"First They Killed My Father" gained worldwide buzz when in 2015 it was announced that Hollywood star Angelina Jolie will be helming a feature film adaptation of it for Netflix.
"Crazy Rich Asians"
The 2005 novel is a memoir penned by Cambodian-born American human-rights activist Loung Ung, who wrote it based on her harrowing experiences during the Khmer Rouge regime. It was in April 1975 that Pol Pot's Khmer Rouge army captured Phnom Penh and changed Ung's life forever. After being separated from her family, she became a child soldier.
The movie was fully shot in Cambodia and Jolie cast Khmer-speaking Cambodian actors for a more authentic portrayal. It premiered in Siem Reap in February 2017, before releasing on Netflix in September that same year. Thanks to Jolie's dual citizenship with the US and Cambodia, the movie was eligible for submission as Cambodia's entry for the 90th Academy Awards' Best Foreign Language Film. Unfortunately, it did not receive a nomination. Nevertheless, this movie is still considered Jolie's best work as a director yet.
Last but not least, we have "Crazy Rich Asians", the Jon M. Chu-directed rom-com based on Singaporean-American novelist Kevin Kwan's 2013 novel of the same name. As mentioned, Constance Wu stars in the movie, playing Rachel Chu, opposite Malaysian-British actor Henry Golding who shot to international fame with his role as the crazy rich Nick Young.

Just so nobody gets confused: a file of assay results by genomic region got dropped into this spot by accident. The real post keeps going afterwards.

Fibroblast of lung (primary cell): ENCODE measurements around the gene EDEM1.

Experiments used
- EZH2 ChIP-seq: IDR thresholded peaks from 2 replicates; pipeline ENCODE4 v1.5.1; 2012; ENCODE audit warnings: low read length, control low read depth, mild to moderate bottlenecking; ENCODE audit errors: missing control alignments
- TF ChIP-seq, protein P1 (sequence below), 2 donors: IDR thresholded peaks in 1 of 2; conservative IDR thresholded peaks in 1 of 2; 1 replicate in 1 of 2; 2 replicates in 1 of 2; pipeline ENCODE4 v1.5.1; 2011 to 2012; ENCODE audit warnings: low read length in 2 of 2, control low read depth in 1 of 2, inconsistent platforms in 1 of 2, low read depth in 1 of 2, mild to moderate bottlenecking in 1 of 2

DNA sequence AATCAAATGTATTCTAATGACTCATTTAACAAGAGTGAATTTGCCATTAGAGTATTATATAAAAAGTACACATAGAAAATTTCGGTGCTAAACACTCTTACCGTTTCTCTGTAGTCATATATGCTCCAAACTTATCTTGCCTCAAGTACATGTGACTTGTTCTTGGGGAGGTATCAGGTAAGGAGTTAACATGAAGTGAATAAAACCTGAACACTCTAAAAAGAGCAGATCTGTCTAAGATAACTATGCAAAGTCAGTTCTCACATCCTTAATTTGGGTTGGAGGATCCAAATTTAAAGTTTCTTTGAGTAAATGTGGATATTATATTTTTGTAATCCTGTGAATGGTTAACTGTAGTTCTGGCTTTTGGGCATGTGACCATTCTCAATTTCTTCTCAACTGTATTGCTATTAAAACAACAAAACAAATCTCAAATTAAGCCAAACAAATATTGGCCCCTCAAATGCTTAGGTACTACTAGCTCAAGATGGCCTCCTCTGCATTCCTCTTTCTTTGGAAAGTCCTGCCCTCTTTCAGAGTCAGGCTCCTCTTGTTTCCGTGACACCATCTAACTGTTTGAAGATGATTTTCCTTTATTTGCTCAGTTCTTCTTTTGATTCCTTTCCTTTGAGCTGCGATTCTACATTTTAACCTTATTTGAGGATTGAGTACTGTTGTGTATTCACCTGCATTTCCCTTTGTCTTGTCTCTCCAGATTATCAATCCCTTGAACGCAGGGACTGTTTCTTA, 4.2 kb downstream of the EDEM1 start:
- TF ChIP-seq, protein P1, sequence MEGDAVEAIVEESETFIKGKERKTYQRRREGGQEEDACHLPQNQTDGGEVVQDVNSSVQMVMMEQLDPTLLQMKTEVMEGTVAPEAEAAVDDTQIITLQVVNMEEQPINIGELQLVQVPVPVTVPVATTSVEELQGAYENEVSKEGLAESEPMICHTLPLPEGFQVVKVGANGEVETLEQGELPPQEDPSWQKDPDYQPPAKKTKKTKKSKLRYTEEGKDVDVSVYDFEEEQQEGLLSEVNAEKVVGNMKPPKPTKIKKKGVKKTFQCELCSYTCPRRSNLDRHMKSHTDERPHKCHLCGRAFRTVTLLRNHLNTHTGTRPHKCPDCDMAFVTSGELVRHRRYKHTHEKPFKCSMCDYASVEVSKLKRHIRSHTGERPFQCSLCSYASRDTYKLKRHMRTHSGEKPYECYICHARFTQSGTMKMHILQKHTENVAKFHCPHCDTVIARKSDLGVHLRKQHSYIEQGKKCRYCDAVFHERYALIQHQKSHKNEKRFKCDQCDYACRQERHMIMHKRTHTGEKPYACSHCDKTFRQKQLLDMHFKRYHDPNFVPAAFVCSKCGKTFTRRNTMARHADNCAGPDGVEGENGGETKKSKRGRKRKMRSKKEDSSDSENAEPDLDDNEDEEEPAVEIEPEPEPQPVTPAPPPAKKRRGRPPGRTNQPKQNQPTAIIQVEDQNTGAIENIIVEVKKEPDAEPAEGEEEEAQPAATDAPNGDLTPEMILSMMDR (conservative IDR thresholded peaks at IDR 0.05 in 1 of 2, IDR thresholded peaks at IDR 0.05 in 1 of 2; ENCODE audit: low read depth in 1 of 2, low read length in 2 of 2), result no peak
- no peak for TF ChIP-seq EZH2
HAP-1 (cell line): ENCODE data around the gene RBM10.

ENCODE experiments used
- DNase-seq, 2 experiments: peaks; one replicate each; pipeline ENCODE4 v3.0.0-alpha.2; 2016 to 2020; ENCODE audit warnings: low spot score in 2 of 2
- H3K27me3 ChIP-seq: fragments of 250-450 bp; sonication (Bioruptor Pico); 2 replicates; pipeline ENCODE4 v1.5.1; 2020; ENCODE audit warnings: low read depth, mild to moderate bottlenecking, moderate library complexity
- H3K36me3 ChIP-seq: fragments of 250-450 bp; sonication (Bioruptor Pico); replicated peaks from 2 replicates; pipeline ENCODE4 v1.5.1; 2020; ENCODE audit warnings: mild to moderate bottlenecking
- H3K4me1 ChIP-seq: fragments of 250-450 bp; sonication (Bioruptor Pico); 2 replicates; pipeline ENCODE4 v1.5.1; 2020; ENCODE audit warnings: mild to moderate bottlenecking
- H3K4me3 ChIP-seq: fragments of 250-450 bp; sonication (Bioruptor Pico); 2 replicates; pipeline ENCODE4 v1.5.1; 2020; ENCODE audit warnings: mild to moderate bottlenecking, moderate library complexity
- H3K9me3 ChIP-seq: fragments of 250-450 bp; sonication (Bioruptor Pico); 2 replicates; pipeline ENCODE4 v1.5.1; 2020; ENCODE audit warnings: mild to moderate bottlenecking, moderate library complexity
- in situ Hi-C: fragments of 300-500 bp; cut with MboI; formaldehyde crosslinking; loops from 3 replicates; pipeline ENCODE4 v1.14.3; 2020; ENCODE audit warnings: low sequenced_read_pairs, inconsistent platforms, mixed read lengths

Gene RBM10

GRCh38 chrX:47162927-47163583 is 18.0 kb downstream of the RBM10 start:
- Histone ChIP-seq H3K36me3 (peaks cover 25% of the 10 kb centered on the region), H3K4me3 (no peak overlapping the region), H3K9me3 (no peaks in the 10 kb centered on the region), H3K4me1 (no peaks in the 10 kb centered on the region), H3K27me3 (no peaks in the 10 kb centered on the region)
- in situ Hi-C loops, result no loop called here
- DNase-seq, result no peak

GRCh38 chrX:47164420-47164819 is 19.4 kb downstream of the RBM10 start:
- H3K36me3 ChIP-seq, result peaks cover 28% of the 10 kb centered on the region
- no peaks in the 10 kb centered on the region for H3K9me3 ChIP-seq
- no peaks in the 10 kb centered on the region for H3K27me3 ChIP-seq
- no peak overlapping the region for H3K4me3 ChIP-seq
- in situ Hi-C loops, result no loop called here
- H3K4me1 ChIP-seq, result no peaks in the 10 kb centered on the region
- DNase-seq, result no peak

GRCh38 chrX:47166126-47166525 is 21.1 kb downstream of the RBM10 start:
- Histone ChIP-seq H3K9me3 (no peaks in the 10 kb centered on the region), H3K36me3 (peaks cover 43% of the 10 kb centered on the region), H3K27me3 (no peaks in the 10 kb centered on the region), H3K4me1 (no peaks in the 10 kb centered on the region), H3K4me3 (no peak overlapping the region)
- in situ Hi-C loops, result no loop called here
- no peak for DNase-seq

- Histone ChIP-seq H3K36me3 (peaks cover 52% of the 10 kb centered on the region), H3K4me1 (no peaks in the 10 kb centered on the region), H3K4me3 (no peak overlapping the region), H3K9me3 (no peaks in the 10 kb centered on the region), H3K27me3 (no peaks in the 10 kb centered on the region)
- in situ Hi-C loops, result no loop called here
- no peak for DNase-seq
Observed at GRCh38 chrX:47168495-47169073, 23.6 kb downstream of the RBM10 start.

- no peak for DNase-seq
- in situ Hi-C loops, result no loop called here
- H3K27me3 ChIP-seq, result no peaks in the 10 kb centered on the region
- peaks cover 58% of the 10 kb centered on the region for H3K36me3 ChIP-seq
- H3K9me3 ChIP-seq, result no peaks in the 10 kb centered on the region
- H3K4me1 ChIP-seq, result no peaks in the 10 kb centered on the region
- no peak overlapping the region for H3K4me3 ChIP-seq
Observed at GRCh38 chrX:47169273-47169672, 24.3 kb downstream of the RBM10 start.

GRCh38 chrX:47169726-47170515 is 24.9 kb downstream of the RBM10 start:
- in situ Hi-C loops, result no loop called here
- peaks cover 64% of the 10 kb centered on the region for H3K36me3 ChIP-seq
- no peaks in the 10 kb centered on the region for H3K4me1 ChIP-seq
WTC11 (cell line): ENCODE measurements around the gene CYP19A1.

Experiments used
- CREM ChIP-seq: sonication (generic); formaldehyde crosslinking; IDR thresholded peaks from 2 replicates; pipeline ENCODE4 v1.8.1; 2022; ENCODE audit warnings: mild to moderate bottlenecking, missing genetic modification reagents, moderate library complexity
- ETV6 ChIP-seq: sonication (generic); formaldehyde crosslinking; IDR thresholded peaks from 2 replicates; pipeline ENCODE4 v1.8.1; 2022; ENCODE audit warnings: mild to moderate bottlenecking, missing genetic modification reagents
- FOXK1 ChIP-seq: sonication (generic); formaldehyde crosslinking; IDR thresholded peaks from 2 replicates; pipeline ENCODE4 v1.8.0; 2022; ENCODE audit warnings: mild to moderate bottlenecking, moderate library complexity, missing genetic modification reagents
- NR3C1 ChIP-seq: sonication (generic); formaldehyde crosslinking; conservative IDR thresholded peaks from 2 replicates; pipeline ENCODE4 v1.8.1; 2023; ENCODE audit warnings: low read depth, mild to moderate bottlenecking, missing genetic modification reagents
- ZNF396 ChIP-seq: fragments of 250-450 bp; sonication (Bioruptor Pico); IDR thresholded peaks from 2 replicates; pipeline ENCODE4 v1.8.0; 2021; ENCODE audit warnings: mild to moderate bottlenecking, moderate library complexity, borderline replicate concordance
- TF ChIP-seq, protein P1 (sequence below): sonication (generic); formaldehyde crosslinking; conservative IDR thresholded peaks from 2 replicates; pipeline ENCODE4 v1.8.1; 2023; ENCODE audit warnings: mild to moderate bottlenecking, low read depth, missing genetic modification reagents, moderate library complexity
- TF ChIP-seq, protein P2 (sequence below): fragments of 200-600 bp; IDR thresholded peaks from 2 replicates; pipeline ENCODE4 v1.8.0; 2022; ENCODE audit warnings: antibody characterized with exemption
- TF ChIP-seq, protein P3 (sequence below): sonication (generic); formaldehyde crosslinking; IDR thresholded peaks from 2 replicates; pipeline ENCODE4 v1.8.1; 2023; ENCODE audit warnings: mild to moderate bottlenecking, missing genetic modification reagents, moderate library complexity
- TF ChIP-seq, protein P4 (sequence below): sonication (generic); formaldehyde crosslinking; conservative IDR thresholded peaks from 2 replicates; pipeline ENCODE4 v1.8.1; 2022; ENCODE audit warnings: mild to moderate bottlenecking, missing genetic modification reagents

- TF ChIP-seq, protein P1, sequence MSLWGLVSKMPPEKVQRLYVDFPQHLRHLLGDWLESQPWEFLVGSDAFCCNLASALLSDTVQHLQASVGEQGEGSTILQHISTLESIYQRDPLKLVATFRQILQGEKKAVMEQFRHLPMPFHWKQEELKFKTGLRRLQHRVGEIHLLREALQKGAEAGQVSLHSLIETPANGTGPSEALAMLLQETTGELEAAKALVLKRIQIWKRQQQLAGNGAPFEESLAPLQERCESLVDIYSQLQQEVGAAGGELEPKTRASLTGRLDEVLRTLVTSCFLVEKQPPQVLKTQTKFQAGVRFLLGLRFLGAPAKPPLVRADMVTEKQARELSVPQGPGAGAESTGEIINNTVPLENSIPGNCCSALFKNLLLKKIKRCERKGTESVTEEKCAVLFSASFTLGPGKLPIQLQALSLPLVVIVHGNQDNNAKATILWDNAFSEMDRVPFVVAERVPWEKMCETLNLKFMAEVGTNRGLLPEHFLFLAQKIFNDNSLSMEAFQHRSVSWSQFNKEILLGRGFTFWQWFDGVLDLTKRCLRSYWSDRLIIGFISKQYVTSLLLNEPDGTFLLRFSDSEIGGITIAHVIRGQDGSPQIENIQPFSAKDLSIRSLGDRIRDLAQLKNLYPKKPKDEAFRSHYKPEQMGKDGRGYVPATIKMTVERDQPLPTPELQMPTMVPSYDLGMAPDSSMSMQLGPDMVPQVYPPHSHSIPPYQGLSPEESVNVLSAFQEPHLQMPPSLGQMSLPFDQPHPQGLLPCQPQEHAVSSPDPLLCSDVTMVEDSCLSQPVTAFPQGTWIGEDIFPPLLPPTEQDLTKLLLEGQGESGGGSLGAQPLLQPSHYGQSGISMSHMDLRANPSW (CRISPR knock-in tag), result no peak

Cinema Online, 10 December 2020
Like the book, the movie revolves around the couple. Rachel is unaware of her boyfriend's extremely privileged background until she travels with him to Singapore, where she finally learns that he comes from a high-class family and fitting in might not be a piece of cake for her, especially given the cold welcome from his mother.
Though largely set in Singapore, the movie was also shot in Malaysia. It is the first Hollywood movie since 1993's "The Joy Luck Club" to feature a majority cast of Asian descent. Among the slew of Singaporean and Malaysian stars in it are Tan Kheng Hua and Michelle Yeoh. Also part of the cast are American and English actors of Asian descent such as Awkwafina, Ken Jeong and Gemma Chan.